Trip Gabriel, writing for the New York Times, examines the growing use of social median in classrooms. Here’s an excerpt:
With Twitter and other microblogging platforms, teachers from elementary schools to universities are setting up what is known as a “backchannel” in their classes. The real-time digital streams allow students to comment, pose questions (answered either by one another or the teacher) and shed inhibitions about voicing opinions. Perhaps most importantly, if they are texting on-task, they are less likely to be texting about something else.
Nicholas Provenzano, an English teacher at Grosse Pointe South High School, outside Detroit, said that in a class of 30, only about 12 usually carried the conversation, but that eight more might pipe up on a backchannel. “Another eight kids entering a discussion is huge,” he noted.
Skeptics — and at this stage they far outnumber enthusiasts — fear introducing backchannels into classrooms will distract students and teachers, and lead to off-topic, inappropriate or even bullying remarks. A national survey released last month found that 2 percent of college faculty members had used Twitter in class, and nearly half thought that doing so would negatively affect learning. When Derek Bruff, a math lecturer and assistant director of the Center for Teaching at Vanderbilt University, suggests fellow professors try backchannels, “Most look at me like I’m coming from another planet,” he said.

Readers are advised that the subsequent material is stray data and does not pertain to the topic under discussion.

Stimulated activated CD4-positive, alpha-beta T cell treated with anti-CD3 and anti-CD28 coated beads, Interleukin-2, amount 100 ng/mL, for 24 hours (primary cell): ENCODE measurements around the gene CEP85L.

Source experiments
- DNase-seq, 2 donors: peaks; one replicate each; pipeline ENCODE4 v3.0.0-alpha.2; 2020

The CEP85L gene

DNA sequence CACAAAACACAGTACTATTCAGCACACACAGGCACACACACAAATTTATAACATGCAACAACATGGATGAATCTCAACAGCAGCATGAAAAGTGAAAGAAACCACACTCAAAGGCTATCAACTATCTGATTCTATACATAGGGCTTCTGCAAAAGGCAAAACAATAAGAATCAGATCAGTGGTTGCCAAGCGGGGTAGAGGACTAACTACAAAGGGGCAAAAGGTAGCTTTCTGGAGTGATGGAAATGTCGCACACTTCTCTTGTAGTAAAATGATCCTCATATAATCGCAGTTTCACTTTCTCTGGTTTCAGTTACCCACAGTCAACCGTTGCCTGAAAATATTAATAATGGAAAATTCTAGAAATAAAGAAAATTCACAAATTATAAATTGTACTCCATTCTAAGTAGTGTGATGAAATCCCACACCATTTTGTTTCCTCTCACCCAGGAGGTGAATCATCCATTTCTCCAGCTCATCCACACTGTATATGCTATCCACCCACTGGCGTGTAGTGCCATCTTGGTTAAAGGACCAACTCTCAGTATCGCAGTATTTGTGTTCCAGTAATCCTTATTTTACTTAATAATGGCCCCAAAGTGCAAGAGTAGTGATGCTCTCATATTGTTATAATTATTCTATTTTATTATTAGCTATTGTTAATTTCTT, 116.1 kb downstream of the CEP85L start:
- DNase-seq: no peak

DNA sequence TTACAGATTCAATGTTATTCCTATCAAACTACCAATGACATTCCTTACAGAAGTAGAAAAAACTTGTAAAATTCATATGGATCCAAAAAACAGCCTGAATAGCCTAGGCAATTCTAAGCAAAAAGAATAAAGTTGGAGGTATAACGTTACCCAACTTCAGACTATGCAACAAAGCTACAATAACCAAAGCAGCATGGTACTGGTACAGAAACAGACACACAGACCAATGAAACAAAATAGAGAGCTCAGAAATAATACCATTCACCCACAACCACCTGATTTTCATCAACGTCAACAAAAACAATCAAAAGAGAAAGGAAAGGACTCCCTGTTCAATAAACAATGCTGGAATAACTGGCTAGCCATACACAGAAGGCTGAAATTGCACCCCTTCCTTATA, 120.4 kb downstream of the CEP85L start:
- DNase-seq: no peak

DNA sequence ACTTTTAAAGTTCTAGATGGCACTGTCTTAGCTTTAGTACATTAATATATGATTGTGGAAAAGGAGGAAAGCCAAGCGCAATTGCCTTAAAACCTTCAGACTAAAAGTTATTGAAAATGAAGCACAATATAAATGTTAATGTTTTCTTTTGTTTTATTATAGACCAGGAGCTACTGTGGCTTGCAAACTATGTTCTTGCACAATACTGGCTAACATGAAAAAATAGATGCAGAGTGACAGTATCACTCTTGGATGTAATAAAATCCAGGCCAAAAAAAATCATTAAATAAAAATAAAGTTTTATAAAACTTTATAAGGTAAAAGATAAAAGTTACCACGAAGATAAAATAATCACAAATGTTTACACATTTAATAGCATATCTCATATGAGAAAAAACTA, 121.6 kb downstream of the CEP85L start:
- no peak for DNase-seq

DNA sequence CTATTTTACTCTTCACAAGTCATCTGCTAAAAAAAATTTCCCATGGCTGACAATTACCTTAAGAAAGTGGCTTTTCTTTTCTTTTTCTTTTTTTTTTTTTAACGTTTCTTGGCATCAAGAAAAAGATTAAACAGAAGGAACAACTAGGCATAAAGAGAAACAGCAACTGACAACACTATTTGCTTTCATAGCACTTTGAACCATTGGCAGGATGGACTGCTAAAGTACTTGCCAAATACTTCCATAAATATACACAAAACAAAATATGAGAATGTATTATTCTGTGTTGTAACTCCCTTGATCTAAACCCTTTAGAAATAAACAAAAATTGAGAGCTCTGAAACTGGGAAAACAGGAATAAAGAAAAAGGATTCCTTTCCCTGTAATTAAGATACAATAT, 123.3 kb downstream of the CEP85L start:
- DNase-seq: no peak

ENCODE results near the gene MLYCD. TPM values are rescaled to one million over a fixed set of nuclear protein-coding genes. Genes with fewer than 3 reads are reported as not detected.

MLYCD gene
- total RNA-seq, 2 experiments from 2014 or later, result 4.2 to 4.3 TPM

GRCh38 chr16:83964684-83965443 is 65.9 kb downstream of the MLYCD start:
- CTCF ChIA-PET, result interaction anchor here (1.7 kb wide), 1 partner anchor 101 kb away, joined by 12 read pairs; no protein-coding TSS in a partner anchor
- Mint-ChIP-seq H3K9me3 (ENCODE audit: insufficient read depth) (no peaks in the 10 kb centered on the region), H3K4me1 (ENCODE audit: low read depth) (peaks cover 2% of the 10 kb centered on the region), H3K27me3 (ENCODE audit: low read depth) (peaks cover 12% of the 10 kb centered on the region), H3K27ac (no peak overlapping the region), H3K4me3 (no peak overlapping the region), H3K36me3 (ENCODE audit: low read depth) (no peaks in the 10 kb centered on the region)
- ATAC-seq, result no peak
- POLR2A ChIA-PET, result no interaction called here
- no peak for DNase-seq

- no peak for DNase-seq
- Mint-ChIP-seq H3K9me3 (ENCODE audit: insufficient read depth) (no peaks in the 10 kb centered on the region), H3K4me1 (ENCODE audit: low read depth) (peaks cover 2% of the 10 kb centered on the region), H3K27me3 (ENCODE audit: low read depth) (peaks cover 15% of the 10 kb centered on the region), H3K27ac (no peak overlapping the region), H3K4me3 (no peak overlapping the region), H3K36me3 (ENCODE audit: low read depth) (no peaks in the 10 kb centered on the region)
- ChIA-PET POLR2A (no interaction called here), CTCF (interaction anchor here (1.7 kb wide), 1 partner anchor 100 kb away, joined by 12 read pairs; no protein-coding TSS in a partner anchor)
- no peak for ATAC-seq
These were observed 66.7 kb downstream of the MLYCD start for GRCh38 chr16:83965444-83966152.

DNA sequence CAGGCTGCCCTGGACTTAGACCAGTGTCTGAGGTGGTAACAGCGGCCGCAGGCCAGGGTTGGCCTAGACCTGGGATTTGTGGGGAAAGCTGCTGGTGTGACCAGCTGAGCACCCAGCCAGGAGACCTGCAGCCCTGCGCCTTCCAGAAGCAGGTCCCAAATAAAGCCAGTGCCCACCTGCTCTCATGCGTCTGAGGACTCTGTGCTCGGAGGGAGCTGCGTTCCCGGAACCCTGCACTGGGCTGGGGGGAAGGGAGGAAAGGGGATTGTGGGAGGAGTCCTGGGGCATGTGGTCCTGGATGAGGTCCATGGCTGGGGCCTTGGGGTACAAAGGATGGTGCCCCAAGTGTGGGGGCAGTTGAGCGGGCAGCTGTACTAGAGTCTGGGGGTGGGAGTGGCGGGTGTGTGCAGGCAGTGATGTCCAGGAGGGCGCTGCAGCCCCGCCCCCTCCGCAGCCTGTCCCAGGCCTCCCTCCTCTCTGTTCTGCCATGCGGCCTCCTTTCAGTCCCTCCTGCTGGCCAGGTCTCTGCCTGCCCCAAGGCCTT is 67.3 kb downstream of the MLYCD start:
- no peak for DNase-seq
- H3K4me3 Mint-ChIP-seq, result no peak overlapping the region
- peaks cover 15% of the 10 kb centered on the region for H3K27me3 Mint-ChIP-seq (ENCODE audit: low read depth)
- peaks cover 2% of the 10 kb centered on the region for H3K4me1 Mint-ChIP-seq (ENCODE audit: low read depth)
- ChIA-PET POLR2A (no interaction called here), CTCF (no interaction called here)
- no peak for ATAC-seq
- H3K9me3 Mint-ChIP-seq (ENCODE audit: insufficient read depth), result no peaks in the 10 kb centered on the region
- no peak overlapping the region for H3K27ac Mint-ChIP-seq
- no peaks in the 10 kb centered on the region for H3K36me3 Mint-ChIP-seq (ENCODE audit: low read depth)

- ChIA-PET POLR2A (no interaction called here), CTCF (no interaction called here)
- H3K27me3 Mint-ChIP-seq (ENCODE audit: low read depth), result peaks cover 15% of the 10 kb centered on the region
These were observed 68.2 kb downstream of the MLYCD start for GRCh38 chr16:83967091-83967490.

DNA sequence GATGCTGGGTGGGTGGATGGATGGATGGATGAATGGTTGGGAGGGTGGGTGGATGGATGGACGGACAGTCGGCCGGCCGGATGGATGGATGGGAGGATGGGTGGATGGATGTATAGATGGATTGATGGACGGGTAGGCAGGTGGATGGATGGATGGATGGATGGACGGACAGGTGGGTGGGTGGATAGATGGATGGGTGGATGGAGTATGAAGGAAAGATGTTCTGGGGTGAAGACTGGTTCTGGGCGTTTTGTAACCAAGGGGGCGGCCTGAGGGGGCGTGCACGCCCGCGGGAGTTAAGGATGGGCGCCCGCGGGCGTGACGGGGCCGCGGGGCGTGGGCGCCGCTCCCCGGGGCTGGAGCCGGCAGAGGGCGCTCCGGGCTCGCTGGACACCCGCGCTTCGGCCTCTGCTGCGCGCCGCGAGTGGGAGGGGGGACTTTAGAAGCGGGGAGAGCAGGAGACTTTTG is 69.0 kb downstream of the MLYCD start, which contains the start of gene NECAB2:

I wonder. Will “backchannel” communication enrich or impoverish education? Or does it have the power to do both, depending on the context?
Andrew Jacobs reports:
More than a dozen Christian leaders in China have thrown their support behind an embattled underground church, calling for the government to end its persecution and for broader religious freedoms as well.
Their petition, a rare public gesture for religious figures, who are often wary of wading into politics, raises the stakes in a standoff that has drawn concern from Christian groups outside China and prompted a separate petition campaign in the United States and Canada.
Nineteen pastors signed the petition, delivered Wednesday to the National People’s Congress, China’s legislature, and posted on the Internet. It calls for legal protections for so-called house churches, which operate illicitly outside the government-run religious system.
As my fellow Presbyterians and I struggle with our theological and structure challenges, it’s good to remember that in China, and many other countries, Christians are prohibited from gathering for worship and are put in jail for their Christian convictions. Stories like this put things in context.